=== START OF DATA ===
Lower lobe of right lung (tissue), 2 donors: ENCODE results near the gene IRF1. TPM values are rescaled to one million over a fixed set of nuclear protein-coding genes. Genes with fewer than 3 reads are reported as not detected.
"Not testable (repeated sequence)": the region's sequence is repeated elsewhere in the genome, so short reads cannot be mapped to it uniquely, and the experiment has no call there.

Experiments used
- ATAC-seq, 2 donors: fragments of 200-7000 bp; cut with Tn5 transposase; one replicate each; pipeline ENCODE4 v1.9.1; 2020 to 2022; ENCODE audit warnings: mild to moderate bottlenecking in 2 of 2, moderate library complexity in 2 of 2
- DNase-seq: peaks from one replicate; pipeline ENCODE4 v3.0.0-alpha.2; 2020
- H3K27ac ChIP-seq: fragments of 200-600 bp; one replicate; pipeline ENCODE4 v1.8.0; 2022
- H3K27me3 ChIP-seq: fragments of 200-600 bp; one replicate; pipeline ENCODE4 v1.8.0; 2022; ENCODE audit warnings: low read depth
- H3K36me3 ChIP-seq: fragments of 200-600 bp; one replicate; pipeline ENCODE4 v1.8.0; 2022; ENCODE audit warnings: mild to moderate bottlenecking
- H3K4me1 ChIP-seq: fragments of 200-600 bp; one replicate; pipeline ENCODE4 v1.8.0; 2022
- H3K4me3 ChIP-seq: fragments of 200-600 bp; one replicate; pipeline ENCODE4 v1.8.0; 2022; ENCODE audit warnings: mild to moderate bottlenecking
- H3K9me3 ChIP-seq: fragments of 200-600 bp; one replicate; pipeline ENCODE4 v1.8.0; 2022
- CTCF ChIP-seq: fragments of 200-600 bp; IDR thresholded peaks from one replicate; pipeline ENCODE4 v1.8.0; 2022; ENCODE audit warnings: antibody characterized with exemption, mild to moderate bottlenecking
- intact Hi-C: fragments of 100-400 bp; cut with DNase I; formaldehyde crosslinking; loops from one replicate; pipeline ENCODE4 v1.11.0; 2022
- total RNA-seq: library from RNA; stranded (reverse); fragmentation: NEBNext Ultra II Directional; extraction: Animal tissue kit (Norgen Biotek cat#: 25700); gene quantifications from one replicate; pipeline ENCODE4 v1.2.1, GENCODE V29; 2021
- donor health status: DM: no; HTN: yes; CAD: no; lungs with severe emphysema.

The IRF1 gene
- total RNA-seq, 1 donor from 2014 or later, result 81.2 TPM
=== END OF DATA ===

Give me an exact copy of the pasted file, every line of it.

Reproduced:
Lower lobe of right lung (tissue), 2 donors: ENCODE results near the gene IRF1. TPM values are rescaled to one million over a fixed set of nuclear protein-coding genes. Genes with fewer than 3 reads are reported as not detected.
"Not testable (repeated sequence)": the region's sequence is repeated elsewhere in the genome, so short reads cannot be mapped to it uniquely, and the experiment has no call there.

Experiments used
- ATAC-seq, 2 donors: fragments of 200-7000 bp; cut with Tn5 transposase; one replicate each; pipeline ENCODE4 v1.9.1; 2020 to 2022; ENCODE audit warnings: mild to moderate bottlenecking in 2 of 2, moderate library complexity in 2 of 2
- DNase-seq: peaks from one replicate; pipeline ENCODE4 v3.0.0-alpha.2; 2020
- H3K27ac ChIP-seq: fragments of 200-600 bp; one replicate; pipeline ENCODE4 v1.8.0; 2022
- H3K27me3 ChIP-seq: fragments of 200-600 bp; one replicate; pipeline ENCODE4 v1.8.0; 2022; ENCODE audit warnings: low read depth
- H3K36me3 ChIP-seq: fragments of 200-600 bp; one replicate; pipeline ENCODE4 v1.8.0; 2022; ENCODE audit warnings: mild to moderate bottlenecking
- H3K4me1 ChIP-seq: fragments of 200-600 bp; one replicate; pipeline ENCODE4 v1.8.0; 2022
- H3K4me3 ChIP-seq: fragments of 200-600 bp; one replicate; pipeline ENCODE4 v1.8.0; 2022; ENCODE audit warnings: mild to moderate bottlenecking
- H3K9me3 ChIP-seq: fragments of 200-600 bp; one replicate; pipeline ENCODE4 v1.8.0; 2022
- CTCF ChIP-seq: fragments of 200-600 bp; IDR thresholded peaks from one replicate; pipeline ENCODE4 v1.8.0; 2022; ENCODE audit warnings: antibody characterized with exemption, mild to moderate bottlenecking
- intact Hi-C: fragments of 100-400 bp; cut with DNase I; formaldehyde crosslinking; loops from one replicate; pipeline ENCODE4 v1.11.0; 2022
- total RNA-seq: library from RNA; stranded (reverse); fragmentation: NEBNext Ultra II Directional; extraction: Animal tissue kit (Norgen Biotek cat#: 25700); gene quantifications from one replicate; pipeline ENCODE4 v1.2.1, GENCODE V29; 2021
- donor health status: DM: no; HTN: yes; CAD: no; lungs with severe emphysema.

The IRF1 gene
- total RNA-seq, 1 donor from 2014 or later, result 81.2 TPM